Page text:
These thoughts are purely the blunt, no nonsense personal opinions of the author and are not intended to provide personal or financial advice.

The post on Fort McMurray Fire Disaster relief (fort-mcmurray-fire-disaster)showed how family units comprised of singles received the lowest financial assistance of all family units.  This information was sent to Province of Alberta politicians to make them aware of this situation.

One of the politician’s (right wing Conservative) response to this information is outlined here.  This letter continues to show the financial misunderstanding and financial discrimination of singles in this country.

A portion of the letter is reproduced as follows:

“Data from Statistics Canada Table 203-0023 concerning total household expenditures shows that Alberta government and Red Cross financial assistance for single person households, lone parent households, and couples without children total between 50% and 63% of typical monthly expenditures for those household types. The only household type to receive financial assistance approximating their average monthly household expenditures were couples with children. The same data shows that a two person household with no children has almost twice (184%) the household expenses of a one person household.

Given that shelter, food, household operations, transportation, healthcare, and recreation are the largest components and total approximately 50% of household expenditures of all the household types, and given that most of those goods/services are provided without cost or at steep discounts to evacuees, and given that those goods/services are used in reduced amount during evacuation, the level of temporary financial support provided does not appear unreasonable. However, given that some organizations’ aid programs are focused on the needs of mothers, seniors, and other demographics, there may be an opportunity for more organizations or programs focused on single adults.

It is true that two parent families with two or more children receive more financial assistance than the other family types, however we are not aware of a compelling public benefit to reducing financial assistance to individuals living as two parent families with children on the basis of their family status.

With respect to potential human rights violations, the financial assistance appears to be provided without discrimination on the basis of any protected human rights grounds, with the reasonable exception of children who have lower financial needs than adults and seniors. As far as we are aware, “financial human rights” is an interesting concept but not currently a well-founded legal doctrine in Canada or any other jurisdiction. In order for treatment of particular social groups to amount to persecution, any alleged violation of basic human rights would need to arise out of repeated or mistreatment which causes personal harm the affected individuals. All of the available evidence suggests that the relevant governments intend to rebuild the wildfire-affected areas and to resume providing services to individuals communities in the same ways as before the wildfires.”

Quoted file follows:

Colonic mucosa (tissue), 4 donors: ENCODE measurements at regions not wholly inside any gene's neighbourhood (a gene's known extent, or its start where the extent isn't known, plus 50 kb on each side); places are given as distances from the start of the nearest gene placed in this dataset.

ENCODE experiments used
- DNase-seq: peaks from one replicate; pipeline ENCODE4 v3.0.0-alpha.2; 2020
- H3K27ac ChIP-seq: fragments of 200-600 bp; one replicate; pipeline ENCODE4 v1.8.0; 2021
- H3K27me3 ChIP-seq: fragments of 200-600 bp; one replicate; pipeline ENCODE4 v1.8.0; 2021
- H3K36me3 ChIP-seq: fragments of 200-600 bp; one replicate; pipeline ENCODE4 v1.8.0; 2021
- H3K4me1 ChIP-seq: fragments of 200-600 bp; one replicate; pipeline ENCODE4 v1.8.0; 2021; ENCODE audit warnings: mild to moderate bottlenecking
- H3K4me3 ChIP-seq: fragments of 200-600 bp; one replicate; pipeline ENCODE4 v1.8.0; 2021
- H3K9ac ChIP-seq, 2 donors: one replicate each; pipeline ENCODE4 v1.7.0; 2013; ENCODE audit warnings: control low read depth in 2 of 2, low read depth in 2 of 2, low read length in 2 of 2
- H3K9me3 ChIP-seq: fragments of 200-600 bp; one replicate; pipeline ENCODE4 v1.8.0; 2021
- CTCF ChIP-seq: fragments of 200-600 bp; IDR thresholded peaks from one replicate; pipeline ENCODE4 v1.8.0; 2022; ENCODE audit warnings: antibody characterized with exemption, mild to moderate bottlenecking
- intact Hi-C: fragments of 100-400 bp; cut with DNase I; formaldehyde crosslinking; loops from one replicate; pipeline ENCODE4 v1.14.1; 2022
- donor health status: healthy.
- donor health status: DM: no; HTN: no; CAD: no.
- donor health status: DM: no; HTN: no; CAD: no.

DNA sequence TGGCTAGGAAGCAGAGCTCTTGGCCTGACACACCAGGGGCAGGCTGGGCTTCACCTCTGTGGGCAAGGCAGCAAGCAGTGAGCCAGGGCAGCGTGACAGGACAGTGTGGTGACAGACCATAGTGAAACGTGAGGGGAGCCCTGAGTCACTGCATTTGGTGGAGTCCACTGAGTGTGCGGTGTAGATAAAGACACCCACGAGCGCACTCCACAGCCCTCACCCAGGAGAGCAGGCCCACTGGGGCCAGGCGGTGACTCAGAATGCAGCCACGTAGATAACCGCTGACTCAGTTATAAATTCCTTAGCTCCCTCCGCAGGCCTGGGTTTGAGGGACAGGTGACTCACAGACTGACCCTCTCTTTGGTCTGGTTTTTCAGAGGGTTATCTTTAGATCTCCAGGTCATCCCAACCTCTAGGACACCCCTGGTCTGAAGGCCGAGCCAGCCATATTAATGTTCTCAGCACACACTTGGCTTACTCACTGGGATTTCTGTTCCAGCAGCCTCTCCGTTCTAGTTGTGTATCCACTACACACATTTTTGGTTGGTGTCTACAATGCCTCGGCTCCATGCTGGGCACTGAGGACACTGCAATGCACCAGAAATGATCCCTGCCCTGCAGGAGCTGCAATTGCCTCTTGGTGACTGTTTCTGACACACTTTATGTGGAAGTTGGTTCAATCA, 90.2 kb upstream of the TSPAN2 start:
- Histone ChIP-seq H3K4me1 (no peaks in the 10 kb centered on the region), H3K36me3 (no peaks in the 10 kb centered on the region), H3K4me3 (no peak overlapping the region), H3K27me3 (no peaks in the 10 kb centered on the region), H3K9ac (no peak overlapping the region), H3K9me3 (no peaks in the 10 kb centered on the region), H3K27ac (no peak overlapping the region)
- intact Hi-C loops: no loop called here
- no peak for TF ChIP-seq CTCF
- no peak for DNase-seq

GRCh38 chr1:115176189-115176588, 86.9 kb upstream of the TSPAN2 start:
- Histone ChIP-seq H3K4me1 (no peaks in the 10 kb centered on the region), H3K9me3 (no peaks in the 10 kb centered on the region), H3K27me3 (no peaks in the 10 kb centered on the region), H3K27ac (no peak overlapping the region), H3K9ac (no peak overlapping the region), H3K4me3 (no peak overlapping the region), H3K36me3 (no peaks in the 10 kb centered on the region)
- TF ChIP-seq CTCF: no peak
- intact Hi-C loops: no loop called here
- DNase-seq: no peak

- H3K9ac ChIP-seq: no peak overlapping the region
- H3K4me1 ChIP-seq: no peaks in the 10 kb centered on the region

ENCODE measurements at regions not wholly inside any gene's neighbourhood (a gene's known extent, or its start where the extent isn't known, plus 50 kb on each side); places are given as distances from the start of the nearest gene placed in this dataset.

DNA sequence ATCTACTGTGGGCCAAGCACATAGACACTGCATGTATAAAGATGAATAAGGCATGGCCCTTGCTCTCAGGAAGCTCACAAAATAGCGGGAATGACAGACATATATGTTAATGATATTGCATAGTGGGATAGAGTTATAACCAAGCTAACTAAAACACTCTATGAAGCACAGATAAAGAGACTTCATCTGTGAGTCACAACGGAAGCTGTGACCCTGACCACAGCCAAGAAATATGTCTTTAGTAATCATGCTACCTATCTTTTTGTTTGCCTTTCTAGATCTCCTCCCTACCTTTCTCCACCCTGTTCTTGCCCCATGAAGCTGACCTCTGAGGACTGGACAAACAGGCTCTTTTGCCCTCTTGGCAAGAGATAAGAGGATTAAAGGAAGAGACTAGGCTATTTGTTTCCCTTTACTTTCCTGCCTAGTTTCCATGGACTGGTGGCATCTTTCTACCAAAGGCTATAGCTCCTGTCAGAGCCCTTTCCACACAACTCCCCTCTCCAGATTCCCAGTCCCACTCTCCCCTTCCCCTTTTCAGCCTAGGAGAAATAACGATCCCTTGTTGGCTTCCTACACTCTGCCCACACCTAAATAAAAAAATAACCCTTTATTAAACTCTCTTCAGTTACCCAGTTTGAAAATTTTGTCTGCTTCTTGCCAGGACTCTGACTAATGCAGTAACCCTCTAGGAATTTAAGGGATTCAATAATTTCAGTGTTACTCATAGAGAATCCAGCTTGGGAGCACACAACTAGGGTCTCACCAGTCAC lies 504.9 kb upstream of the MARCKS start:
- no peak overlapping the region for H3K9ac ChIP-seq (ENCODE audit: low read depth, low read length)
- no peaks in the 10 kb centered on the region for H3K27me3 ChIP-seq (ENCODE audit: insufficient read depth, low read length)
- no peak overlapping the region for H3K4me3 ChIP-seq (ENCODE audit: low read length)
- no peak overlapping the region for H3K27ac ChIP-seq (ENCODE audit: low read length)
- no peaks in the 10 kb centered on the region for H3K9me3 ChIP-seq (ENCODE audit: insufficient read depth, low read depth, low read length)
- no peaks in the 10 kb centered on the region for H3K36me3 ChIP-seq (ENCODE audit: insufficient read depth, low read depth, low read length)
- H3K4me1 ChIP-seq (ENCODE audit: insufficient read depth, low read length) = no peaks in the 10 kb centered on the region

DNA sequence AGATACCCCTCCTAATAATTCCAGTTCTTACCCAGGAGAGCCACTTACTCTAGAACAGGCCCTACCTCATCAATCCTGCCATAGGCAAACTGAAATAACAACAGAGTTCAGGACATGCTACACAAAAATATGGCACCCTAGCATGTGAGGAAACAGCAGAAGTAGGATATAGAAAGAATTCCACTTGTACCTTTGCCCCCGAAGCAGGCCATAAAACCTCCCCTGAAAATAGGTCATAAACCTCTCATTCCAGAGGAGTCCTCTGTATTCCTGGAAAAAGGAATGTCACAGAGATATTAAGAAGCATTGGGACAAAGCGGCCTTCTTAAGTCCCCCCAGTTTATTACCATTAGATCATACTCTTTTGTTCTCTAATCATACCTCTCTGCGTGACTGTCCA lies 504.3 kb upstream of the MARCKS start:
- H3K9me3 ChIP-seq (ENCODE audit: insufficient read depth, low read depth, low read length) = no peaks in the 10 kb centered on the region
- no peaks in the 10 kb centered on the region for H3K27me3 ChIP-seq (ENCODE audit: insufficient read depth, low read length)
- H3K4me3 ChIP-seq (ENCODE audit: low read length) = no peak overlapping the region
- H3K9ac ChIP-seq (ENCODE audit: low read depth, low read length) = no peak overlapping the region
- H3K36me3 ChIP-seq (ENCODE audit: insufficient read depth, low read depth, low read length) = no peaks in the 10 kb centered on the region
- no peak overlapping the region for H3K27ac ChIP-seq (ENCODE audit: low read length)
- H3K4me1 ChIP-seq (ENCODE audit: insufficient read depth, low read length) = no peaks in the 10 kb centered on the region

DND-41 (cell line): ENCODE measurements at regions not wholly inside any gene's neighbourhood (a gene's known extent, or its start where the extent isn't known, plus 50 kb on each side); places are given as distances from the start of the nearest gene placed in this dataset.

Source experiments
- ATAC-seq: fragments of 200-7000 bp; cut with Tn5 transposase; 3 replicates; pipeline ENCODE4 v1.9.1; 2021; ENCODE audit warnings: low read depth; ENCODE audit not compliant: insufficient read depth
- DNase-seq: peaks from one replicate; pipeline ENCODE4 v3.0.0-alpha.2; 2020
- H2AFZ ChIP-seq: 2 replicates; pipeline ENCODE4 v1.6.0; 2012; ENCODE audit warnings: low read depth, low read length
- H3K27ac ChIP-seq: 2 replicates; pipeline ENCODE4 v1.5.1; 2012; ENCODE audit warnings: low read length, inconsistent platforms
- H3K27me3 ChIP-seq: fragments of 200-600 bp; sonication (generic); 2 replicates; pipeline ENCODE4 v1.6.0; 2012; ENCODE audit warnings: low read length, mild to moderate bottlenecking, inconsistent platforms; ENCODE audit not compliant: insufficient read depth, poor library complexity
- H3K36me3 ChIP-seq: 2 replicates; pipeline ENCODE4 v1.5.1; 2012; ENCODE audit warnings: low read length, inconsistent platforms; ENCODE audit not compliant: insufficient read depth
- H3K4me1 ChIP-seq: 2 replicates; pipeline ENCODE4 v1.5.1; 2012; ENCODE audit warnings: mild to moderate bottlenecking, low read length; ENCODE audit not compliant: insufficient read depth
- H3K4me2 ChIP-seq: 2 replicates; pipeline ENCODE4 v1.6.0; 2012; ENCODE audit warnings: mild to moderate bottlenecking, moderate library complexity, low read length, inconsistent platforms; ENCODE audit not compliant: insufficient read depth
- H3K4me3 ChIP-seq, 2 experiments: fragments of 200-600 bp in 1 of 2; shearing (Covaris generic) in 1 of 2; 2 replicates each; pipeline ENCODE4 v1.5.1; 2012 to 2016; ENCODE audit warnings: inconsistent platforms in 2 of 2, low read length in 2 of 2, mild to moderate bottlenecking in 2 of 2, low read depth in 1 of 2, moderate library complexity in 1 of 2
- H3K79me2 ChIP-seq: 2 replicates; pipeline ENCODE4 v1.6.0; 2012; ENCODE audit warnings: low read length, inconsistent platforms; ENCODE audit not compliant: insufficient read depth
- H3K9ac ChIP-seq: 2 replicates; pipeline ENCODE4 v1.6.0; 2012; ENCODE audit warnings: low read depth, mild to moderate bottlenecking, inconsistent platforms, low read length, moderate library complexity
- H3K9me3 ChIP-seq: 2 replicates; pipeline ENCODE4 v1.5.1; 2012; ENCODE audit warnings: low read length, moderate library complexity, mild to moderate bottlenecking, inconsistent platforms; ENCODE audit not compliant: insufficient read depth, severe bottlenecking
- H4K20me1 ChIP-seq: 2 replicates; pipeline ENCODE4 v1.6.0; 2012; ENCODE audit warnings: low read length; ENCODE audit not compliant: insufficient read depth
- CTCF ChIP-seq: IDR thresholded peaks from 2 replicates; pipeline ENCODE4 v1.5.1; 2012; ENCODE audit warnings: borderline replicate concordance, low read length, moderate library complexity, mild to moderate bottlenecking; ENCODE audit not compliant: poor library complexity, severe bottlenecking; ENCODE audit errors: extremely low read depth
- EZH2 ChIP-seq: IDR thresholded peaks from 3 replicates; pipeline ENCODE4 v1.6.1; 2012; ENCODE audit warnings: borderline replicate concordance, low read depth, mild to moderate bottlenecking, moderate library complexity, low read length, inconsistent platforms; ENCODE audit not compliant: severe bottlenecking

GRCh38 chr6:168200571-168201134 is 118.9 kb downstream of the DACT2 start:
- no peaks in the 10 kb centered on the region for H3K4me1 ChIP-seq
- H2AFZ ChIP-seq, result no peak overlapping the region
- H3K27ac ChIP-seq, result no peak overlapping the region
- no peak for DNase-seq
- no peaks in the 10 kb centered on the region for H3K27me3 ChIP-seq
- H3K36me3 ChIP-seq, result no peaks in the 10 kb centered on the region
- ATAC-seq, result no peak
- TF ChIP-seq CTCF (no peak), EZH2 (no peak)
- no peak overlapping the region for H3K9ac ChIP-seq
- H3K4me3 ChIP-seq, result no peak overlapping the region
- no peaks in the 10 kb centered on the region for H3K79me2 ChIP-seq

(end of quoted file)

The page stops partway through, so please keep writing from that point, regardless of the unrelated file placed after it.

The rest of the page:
First, the Conservative right wing politician’s letter refers to Statistics Canada Table 203-0023 showing 2013 household expenditures for family units of one person households, lone parent with children, couples without children, couples with children as well as other family unit types.  It is interesting to note that this data was based on surveys and these expenditures include tobacco and alcohol as well as games of chance.  These are wants, not needs and do not deserve to be included in any discussion of fairness of financial expenditures or financial disaster assistance of family units.

Second, the letter readily admits that two parent with children family units received the most assistance. The statement also is made as follows:  “we are not aware of a compelling public benefit to reducing financial assistance to individuals living as two parent families with children on the basis of their family status”. Now that is real fairness!

The statement “The same data shows that a two person household with no children has almost twice (184%) the household expenses of a one person household” is inherently false.  There are many sources of information showing that it costs singles 60-70 per cent of what it costs a married/coupled family unit to live (moneysense).

For a more accurate comparison of percentage of living expenses incurred by family units, one could use living wage analysis and equivalence scales.

Two Living Wage studies for Canadian cities are Guelph and Wellington and Grande Prairie (table at end of post) show living expenses (not middle class living, but bare bones living to prevent homelessness).  In both of these studies, it should be noted that singles are not allowed the purchase or use of a vehicle.  Instead, they have to rely on transit and taxis.

The Guelph and Wellington 2013 study (livingwagecanada-FINAL)  showed living expenses for singles at $25,380, lone parent with one child $40,704, and two parent family with two children $56,796.  The Grande Prairie 2012 study (GP.pdf) showed living expenses for singles $19,284, lone parent with one child $41,844 and two parents with two children $62,844.   Calculation of Guelph and Wellington percentages for single in comparison to lone parent with a child is 62 per cent and in comparison to two parents with two children 45 per cent.  Grande Prairie percentages of single in comparison to lone parent with one child is 46 per cent and to two parents with two children 30 per cent.

(It should be noted that one of the significant differences for Grande Prairie percentages of singles to other family units is shelter where single is allowed to share a two bedroom apartment.  If $859 rent is for allowed for not shared one bedroom Grande Prairie apartment to equal one bedroom apartment in Guelph/Wellington study, then the total annual expenditure becomes  $29,592 or 70% of lone parent with one child and 47 per cent of two parent with two children.  The percentages for singles then become more closely aligned between the two studies).